ble in order to keep your business. 

Yours faithfully, 

This letter is effectively individual and original. 
The letter first quoted is an exaggerated example of 
the old time "favor-at-hand-beg-to-remain" type of 


letter that is a fast-fading relic of the days when 
every letter was more or less a legal document. 

12. Naturalness. — ^A marked characteristic of ef- 
fective letters is naturalness of expression; that is, 
employing virtually the same words and sentences 
which the writer would use in a face-to-face interview. 

The style of a letter must not be too informal, how- 
ever, for the result would often be a tone too colloquial 
and familiar. Written speech is necessarily some- 
what more formal than spoken ; yet the expression of 
a letter, naturally written, closely resembles conversa- 
tion. The correspondent will find that it will help 
him in taking the other man's point of view as tho he 
were speaking to the addressee. 

Compare these two opening paragraphs. 

1. In accordance with your request, we are sending you, 
under separate cover, a booklet which explains our plan of 

2. As you request, we are sending you by this mail a book- 
let which tells all about our plan of advertising. 

• The second seems more natural, because it is more 
like what a person would say. It is more simple and 
direct. It makes use of shorter words. There is a 
close relationship between naturalness and simplicity 
and directness; likewise between naturalness and in- 
dividuality and originality. All these characteristics 
of expression, when they appear in proper degree, 
help cause the reader to feel that the writer is genu- 
inely sincere in what he says. Suppose, however, that 
the writer of the above opening paragraph had said : 


I'll mail you right away a booklet on our advertising plan. 
This will tell you just what you want to know. 

The tone is too familiar, unless the writer happens 
to be well acquainted with the reader. Written 
speech is nearly always somewhat more dignified than 

13. Economy. — The natural tendency in business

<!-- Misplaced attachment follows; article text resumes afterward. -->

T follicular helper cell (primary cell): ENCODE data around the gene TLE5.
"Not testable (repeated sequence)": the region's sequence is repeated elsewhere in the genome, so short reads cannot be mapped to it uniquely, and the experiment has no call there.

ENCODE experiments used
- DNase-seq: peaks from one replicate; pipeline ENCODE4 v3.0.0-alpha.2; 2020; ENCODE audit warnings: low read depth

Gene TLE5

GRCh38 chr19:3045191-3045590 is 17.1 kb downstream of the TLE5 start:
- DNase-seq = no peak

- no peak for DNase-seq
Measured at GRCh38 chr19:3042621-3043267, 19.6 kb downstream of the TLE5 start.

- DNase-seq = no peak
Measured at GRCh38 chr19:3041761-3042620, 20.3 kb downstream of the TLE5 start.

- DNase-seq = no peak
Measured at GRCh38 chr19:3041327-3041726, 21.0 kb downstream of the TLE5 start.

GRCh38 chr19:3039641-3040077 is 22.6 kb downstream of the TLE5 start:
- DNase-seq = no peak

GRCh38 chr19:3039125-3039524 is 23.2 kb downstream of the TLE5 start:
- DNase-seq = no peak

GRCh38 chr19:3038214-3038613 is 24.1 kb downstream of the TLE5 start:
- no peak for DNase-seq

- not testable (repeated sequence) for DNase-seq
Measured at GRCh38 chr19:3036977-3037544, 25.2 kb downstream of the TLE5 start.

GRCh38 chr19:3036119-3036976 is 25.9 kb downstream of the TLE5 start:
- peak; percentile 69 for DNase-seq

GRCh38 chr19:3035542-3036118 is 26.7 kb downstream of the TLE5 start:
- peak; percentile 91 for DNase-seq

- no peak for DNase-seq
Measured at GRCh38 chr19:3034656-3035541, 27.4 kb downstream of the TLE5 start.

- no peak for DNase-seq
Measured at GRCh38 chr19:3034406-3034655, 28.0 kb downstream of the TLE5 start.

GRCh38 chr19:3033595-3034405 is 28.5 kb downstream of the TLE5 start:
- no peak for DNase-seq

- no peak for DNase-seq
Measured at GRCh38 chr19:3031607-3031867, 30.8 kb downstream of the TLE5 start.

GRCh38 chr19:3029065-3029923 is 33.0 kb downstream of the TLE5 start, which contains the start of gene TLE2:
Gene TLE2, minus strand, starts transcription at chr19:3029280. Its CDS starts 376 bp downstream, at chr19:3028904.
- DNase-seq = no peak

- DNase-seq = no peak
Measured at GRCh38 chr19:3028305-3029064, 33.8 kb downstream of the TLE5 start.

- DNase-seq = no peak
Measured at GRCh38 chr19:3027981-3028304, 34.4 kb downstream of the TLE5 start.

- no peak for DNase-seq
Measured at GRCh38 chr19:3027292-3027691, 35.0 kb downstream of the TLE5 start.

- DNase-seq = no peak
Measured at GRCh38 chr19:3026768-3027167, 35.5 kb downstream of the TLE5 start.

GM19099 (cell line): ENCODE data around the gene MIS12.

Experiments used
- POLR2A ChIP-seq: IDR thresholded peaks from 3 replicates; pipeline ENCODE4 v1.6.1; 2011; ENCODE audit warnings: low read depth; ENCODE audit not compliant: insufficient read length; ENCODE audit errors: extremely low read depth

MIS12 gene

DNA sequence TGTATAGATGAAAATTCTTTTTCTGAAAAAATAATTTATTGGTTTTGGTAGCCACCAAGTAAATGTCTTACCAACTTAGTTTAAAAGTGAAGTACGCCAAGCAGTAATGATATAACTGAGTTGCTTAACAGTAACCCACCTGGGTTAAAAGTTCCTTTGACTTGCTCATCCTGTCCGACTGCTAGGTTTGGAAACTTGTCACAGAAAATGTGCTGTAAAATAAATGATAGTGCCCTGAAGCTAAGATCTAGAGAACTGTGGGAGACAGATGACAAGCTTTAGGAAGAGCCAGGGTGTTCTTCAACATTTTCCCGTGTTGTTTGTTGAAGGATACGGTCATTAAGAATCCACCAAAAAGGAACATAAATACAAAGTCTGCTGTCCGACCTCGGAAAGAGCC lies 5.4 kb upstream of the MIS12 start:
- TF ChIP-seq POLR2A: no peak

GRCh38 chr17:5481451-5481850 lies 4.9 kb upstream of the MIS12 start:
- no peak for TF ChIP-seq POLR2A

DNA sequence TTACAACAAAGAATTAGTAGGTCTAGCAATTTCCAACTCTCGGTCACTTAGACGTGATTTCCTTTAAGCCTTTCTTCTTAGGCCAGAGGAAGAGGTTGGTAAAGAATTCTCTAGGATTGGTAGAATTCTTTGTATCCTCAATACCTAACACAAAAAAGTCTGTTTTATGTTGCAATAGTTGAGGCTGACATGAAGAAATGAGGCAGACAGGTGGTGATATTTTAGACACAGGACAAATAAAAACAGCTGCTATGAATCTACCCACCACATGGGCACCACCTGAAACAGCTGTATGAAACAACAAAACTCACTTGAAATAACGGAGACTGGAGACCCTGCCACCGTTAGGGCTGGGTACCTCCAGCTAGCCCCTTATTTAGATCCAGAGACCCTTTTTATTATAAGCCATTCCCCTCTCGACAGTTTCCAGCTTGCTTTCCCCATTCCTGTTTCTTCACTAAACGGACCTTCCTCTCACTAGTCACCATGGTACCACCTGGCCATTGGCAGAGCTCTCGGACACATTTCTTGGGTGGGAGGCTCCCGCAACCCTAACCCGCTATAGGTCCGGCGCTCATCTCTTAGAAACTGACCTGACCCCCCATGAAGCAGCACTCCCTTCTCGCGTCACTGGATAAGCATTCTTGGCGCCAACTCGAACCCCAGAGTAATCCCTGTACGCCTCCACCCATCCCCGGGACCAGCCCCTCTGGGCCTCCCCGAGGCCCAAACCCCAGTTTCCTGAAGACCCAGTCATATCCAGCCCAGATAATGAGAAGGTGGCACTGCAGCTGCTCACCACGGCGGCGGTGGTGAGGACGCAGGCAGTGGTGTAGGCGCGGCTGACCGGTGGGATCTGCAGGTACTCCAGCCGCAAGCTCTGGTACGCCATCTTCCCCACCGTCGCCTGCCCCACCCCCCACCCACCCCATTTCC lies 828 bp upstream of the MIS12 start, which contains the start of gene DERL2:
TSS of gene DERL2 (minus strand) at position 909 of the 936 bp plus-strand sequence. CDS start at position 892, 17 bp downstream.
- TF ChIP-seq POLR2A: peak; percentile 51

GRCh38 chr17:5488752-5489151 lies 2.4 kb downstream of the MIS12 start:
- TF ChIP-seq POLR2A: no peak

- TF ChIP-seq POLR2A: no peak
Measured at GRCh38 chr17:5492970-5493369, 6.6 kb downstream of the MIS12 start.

correspondence is toward economy: saving words 
and sentences as well as the reader's time and effort. 
True economy requires the use of enough words to 
make the right impression as well as the omission of 
more words than are necessary for an adequate expres- 
sion of the thought. As in the case of originality, too 
many writers, in trying to avoid one extreme, swing 
to the other. The following letter illustrates this 
tendency : 

Dear Sir: 

We have yours of the 18th. As requested are sending cir- 
culars describing the ; also are inclosing photo. 

Yours very truly, 

This letter gives the reader an unfavorable impres- 
sion of the writer and of the concern he represents. 
It suggests that the business in hand is so unimportant 
that it ought to be transacted as quickly, and with as 
little effort, as possible. It causes the reader to feel 
that the writer is a gruff man and possibly too con- 
scious of his own importance. In this case, true econ- 
omy would require the use of more words. For in- 
stance : 

XII— 6 


We are glad to send you the inclosed description of the 
• . Please let us know if we can be of further service. 

This letter uses more words, but it gives the reader 
a better impression of the personality of the writer. 
"We have yours of the 18th" and "as requested" are 
unnecessary words in this ease. The letter is a good 
example of false economy. The revision of it, just 
quoted, is more like natural oral expression. 

14. Correctness essential to effective presentation. 
— As set forth in Chapter I, a letter may be effective 
and yet be incorrect as regards form, grammar and 
presentation. Nevertheless, such letters are nearly 
always handicapped by their incorrectness. Many 
men are greatly influenced in judgment by what 
others deem small things. They have formed the 
habit of making nice discriminations which turn on 
apparently slight differences, and they judge letters 

15. Dictation. — The ability to dictate a good letter 
comes with experience. But, like ability in writing a 
correct letter, facility in dictation is not sufficient. 
What is of first importance is definite knowledge of 
the purpose of a letter, and of the impression to be 
made upon the reader that will accomplish this pur- 
pose, and knowledge of the facts that will best serve 
to make each of the necessary impressions. In other 
words, a definite plan of action is necessary. Many 
letters are dictated without sufficient preparation. 
Altho the writer is not as clear in his own mind as he 
would like to be concerning what he wants to say, he 


often feels that he must keep on talking. The result, 
as a rule, is a letter of the incoherent type and usually 
one of greater length than necessary. It is easier to 
keep right on talking and yet to make each word 
count if the talker first knows definitely what impres-|^ 
sions he wants to make. This is the fundamental! 
basis of good dictation. 

To talk to the addressee, not/ to the stenographer 
or out of the window, but to sei the addressee — that, 
too, is a fundamental requirement in good dictation. 
It is also essential to concentrate on one letter at a 
time. But the most important thing is for the writer 
to be sure that all necessary information is at hand be- 
fore beginning to dictate, and for him to be certain